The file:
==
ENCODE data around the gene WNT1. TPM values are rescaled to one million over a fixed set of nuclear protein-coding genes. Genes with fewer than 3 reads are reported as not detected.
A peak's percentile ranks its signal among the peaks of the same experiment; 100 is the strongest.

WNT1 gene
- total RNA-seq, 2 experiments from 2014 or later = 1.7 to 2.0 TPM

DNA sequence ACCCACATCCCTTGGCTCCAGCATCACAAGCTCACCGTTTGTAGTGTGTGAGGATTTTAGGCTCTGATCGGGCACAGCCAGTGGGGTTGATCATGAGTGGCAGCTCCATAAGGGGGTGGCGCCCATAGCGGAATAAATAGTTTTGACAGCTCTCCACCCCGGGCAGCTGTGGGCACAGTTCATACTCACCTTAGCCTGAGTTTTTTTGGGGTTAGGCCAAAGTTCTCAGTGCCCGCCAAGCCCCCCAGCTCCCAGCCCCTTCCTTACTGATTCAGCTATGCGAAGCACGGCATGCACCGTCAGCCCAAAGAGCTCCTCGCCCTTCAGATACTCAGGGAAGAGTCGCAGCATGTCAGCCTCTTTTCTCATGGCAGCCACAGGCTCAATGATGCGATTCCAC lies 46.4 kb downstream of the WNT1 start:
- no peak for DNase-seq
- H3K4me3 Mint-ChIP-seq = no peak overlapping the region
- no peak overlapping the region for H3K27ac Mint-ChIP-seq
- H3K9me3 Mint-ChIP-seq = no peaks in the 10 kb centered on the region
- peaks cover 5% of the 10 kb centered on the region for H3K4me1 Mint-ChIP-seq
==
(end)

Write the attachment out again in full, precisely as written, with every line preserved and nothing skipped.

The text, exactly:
ENCODE data around the gene WNT1. TPM values are rescaled to one million over a fixed set of nuclear protein-coding genes. Genes with fewer than 3 reads are reported as not detected.
A peak's percentile ranks its signal among the peaks of the same experiment; 100 is the strongest.

WNT1 gene
- total RNA-seq, 2 experiments from 2014 or later = 1.7 to 2.0 TPM

DNA sequence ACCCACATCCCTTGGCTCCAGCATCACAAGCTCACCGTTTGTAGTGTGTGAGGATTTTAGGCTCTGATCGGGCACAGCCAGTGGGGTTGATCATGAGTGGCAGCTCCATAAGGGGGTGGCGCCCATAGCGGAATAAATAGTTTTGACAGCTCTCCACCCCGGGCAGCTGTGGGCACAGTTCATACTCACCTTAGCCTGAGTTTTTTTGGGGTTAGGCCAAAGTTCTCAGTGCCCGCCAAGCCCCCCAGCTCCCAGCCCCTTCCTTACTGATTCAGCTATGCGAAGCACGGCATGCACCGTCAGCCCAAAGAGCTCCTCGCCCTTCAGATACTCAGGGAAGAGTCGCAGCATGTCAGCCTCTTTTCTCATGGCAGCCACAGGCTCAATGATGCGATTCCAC lies 46.4 kb downstream of the WNT1 start:
- no peak for DNase-seq
- H3K4me3 Mint-ChIP-seq = no peak overlapping the region
- no peak overlapping the region for H3K27ac Mint-ChIP-seq
- H3K9me3 Mint-ChIP-seq = no peaks in the 10 kb centered on the region
- peaks cover 5% of the 10 kb centered on the region for H3K4me1 Mint-ChIP-seq